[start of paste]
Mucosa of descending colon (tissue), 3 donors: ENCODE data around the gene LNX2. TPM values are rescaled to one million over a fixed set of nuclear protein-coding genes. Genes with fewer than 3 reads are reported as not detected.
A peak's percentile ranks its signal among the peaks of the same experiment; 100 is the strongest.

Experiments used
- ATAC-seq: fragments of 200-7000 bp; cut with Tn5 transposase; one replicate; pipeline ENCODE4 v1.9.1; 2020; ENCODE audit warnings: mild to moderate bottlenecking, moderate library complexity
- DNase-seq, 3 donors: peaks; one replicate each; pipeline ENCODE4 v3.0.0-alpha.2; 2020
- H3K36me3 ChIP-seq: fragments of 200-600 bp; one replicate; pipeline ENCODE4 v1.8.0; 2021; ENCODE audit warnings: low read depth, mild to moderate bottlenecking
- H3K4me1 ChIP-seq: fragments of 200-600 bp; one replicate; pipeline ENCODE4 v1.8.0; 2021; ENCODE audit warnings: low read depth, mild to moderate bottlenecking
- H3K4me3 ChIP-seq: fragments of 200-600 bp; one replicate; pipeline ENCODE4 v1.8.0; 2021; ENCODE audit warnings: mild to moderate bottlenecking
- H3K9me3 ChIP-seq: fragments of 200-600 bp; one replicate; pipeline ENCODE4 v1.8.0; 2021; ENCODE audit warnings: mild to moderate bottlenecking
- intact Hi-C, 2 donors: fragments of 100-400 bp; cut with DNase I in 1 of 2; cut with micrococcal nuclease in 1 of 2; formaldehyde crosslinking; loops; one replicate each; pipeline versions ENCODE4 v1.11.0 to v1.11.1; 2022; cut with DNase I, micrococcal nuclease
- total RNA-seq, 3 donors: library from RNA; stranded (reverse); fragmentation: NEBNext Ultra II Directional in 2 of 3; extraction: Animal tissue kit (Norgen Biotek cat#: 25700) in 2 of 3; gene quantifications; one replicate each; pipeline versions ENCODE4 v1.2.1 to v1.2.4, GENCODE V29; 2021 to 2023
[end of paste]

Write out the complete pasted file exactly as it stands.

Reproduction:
Mucosa of descending colon (tissue), 3 donors: ENCODE data around the gene LNX2. TPM values are rescaled to one million over a fixed set of nuclear protein-coding genes. Genes with fewer than 3 reads are reported as not detected.
A peak's percentile ranks its signal among the peaks of the same experiment; 100 is the strongest.

Experiments used
- ATAC-seq: fragments of 200-7000 bp; cut with Tn5 transposase; one replicate; pipeline ENCODE4 v1.9.1; 2020; ENCODE audit warnings: mild to moderate bottlenecking, moderate library complexity
- DNase-seq, 3 donors: peaks; one replicate each; pipeline ENCODE4 v3.0.0-alpha.2; 2020
- H3K36me3 ChIP-seq: fragments of 200-600 bp; one replicate; pipeline ENCODE4 v1.8.0; 2021; ENCODE audit warnings: low read depth, mild to moderate bottlenecking
- H3K4me1 ChIP-seq: fragments of 200-600 bp; one replicate; pipeline ENCODE4 v1.8.0; 2021; ENCODE audit warnings: low read depth, mild to moderate bottlenecking
- H3K4me3 ChIP-seq: fragments of 200-600 bp; one replicate; pipeline ENCODE4 v1.8.0; 2021; ENCODE audit warnings: mild to moderate bottlenecking
- H3K9me3 ChIP-seq: fragments of 200-600 bp; one replicate; pipeline ENCODE4 v1.8.0; 2021; ENCODE audit warnings: mild to moderate bottlenecking
- intact Hi-C, 2 donors: fragments of 100-400 bp; cut with DNase I in 1 of 2; cut with micrococcal nuclease in 1 of 2; formaldehyde crosslinking; loops; one replicate each; pipeline versions ENCODE4 v1.11.0 to v1.11.1; 2022; cut with DNase I, micrococcal nuclease
- total RNA-seq, 3 donors: library from RNA; stranded (reverse); fragmentation: NEBNext Ultra II Directional in 2 of 3; extraction: Animal tissue kit (Norgen Biotek cat#: 25700) in 2 of 3; gene quantifications; one replicate each; pipeline versions ENCODE4 v1.2.1 to v1.2.4, GENCODE V29; 2021 to 2023